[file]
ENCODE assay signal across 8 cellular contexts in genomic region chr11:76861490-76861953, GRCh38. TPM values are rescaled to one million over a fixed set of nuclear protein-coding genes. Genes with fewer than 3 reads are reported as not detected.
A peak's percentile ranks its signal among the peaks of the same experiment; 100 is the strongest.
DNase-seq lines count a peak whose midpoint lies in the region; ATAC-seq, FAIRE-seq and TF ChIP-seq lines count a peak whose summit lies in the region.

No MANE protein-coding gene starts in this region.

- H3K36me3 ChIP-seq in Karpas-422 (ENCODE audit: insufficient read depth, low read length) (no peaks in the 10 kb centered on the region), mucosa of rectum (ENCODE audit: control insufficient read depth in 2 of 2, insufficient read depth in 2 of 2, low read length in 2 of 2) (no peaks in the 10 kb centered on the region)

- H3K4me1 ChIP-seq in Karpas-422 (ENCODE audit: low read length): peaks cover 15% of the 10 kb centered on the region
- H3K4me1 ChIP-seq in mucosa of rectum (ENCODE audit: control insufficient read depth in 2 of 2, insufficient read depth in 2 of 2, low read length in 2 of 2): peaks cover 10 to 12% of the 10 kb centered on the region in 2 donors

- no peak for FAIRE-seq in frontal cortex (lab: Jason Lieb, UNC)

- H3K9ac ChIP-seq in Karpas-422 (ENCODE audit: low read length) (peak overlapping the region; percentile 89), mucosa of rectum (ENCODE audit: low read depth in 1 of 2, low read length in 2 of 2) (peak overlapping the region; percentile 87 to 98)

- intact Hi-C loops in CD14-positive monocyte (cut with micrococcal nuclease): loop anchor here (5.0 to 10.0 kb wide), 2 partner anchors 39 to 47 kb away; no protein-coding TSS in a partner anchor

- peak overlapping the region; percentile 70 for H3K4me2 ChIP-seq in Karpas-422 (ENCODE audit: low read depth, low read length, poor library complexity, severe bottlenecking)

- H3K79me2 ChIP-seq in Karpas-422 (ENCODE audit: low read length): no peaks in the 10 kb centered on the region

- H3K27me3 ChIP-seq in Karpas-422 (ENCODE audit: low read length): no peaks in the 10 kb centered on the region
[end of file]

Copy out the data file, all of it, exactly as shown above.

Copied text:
ENCODE assay signal across 8 cellular contexts in genomic region chr11:76861490-76861953, GRCh38. TPM values are rescaled to one million over a fixed set of nuclear protein-coding genes. Genes with fewer than 3 reads are reported as not detected.
A peak's percentile ranks its signal among the peaks of the same experiment; 100 is the strongest.
DNase-seq lines count a peak whose midpoint lies in the region; ATAC-seq, FAIRE-seq and TF ChIP-seq lines count a peak whose summit lies in the region.

No MANE protein-coding gene starts in this region.

- H3K36me3 ChIP-seq in Karpas-422 (ENCODE audit: insufficient read depth, low read length) (no peaks in the 10 kb centered on the region), mucosa of rectum (ENCODE audit: control insufficient read depth in 2 of 2, insufficient read depth in 2 of 2, low read length in 2 of 2) (no peaks in the 10 kb centered on the region)

- H3K4me1 ChIP-seq in Karpas-422 (ENCODE audit: low read length): peaks cover 15% of the 10 kb centered on the region
- H3K4me1 ChIP-seq in mucosa of rectum (ENCODE audit: control insufficient read depth in 2 of 2, insufficient read depth in 2 of 2, low read length in 2 of 2): peaks cover 10 to 12% of the 10 kb centered on the region in 2 donors

- no peak for FAIRE-seq in frontal cortex (lab: Jason Lieb, UNC)

- H3K9ac ChIP-seq in Karpas-422 (ENCODE audit: low read length) (peak overlapping the region; percentile 89), mucosa of rectum (ENCODE audit: low read depth in 1 of 2, low read length in 2 of 2) (peak overlapping the region; percentile 87 to 98)

- intact Hi-C loops in CD14-positive monocyte (cut with micrococcal nuclease): loop anchor here (5.0 to 10.0 kb wide), 2 partner anchors 39 to 47 kb away; no protein-coding TSS in a partner anchor

- peak overlapping the region; percentile 70 for H3K4me2 ChIP-seq in Karpas-422 (ENCODE audit: low read depth, low read length, poor library complexity, severe bottlenecking)

- H3K79me2 ChIP-seq in Karpas-422 (ENCODE audit: low read length): no peaks in the 10 kb centered on the region

- H3K27me3 ChIP-seq in Karpas-422 (ENCODE audit: low read length): no peaks in the 10 kb centered on the region